When I was writing my Desolation Sound: A History, I was worried that the large number of stories emanating from Malaspina Inlet would dominate the book to overshadow the rest of it. Consequently, I didn’t follow up with the Lawrences and missed the story of the Blooms who bought the original property. Luckily, Grant’s father talked to Alice Bloom and got their story, which Grant relates in the first book.
The only original pioneer that Grant met was Nancy Crowther, the Cougar Lady. He met her in her old age when she gave the Lawrences her permission to launch their boat on her land. He tells this story in the first book and continues it in the second.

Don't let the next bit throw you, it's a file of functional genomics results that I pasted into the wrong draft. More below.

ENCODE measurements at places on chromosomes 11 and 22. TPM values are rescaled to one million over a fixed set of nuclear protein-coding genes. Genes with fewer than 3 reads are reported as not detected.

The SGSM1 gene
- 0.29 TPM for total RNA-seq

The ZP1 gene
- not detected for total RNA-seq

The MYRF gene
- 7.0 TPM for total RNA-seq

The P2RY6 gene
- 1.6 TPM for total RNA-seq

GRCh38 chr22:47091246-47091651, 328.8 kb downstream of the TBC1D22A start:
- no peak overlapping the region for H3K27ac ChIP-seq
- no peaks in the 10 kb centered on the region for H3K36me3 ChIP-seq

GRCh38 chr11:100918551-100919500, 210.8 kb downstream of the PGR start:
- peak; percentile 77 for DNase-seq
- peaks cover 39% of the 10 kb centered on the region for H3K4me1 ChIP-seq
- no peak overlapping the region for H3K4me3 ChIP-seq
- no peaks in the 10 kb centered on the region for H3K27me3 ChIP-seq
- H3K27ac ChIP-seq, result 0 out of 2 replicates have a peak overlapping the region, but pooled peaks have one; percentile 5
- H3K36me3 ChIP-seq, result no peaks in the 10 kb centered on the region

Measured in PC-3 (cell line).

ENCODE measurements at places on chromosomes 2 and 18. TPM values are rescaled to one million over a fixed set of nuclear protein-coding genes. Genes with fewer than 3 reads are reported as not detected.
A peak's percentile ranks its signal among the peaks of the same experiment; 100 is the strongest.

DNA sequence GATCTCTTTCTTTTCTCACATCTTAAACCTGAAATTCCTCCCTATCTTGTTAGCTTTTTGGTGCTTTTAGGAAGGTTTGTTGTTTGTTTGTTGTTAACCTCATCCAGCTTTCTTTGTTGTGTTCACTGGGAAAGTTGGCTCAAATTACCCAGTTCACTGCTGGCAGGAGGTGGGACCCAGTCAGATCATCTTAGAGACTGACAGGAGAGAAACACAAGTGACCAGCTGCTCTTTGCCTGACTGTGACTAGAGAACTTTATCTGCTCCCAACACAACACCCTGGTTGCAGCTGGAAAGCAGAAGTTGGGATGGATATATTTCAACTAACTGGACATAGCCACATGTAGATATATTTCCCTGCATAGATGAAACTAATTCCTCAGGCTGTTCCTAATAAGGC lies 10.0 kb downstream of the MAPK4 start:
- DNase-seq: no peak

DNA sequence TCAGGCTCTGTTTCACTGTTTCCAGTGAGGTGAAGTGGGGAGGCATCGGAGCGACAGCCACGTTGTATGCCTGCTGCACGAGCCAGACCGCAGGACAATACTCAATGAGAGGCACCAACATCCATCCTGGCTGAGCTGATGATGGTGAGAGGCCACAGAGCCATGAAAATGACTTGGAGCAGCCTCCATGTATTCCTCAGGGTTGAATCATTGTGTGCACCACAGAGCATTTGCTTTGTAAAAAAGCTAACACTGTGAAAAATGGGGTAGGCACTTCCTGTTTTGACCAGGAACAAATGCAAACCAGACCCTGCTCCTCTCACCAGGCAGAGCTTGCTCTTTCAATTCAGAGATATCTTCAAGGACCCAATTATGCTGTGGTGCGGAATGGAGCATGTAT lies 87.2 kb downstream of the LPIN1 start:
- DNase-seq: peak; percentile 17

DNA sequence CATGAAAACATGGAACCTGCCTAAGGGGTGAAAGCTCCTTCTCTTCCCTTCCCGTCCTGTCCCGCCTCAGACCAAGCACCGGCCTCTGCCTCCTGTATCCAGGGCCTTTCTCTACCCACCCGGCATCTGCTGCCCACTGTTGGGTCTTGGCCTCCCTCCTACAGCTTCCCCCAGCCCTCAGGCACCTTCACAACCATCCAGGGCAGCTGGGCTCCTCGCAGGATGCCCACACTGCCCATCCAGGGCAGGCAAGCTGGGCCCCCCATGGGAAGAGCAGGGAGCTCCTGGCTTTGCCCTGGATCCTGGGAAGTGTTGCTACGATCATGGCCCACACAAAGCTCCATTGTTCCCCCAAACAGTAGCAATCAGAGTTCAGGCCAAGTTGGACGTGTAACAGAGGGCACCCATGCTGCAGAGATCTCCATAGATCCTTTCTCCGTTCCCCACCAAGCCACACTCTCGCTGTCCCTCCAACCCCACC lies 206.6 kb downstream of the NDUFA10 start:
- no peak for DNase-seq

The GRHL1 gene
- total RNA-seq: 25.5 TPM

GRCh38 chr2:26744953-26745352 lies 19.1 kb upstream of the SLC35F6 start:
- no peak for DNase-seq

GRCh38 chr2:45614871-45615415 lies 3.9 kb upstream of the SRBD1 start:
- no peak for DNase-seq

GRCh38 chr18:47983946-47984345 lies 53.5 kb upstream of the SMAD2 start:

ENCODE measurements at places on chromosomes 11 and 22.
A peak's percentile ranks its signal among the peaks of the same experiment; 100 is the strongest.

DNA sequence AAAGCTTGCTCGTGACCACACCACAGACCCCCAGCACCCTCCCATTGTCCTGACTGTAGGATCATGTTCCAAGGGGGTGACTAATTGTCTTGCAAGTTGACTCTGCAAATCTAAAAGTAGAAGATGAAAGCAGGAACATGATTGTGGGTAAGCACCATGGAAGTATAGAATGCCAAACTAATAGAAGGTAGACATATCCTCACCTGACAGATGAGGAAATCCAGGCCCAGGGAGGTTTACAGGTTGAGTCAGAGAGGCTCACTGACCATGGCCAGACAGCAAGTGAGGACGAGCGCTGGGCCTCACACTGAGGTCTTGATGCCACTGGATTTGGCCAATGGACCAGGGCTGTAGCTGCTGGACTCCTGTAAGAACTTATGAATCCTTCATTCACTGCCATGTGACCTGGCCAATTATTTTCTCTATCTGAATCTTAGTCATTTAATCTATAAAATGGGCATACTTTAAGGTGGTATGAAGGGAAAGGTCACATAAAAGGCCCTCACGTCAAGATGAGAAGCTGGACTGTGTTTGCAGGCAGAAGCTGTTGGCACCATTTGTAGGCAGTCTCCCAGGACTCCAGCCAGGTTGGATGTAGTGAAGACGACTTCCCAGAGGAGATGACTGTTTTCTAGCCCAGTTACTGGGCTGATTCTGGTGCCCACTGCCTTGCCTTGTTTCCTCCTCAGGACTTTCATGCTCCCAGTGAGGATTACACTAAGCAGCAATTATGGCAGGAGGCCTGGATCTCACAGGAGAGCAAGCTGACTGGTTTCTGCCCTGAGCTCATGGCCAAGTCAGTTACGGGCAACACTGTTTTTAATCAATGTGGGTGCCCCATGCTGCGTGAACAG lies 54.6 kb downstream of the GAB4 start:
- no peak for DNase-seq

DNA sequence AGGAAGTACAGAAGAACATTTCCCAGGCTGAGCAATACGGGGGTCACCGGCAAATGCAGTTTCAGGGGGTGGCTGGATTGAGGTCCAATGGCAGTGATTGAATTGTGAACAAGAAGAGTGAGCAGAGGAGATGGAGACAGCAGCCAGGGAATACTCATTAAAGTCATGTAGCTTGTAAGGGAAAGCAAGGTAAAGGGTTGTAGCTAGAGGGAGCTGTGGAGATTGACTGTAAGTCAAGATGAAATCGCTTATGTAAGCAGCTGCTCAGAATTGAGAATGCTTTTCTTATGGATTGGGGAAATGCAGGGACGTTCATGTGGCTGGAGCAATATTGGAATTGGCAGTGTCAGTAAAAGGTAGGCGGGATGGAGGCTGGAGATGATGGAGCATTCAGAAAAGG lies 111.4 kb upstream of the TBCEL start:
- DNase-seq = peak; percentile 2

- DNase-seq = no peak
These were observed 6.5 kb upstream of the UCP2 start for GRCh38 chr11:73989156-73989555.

Historical research is always evolving. When I was researching the Crowther family, the microfilm of the Powell River News was very mixed up and difficult to use. Since then, clever retired mill workers have designed a new system and photographed the pages again in true chronological order. Grant used this to find the later details of Nancy’s life, including her marriage, divorce and subsequent adventures. He relates these details in a useful compilation of 41 pages.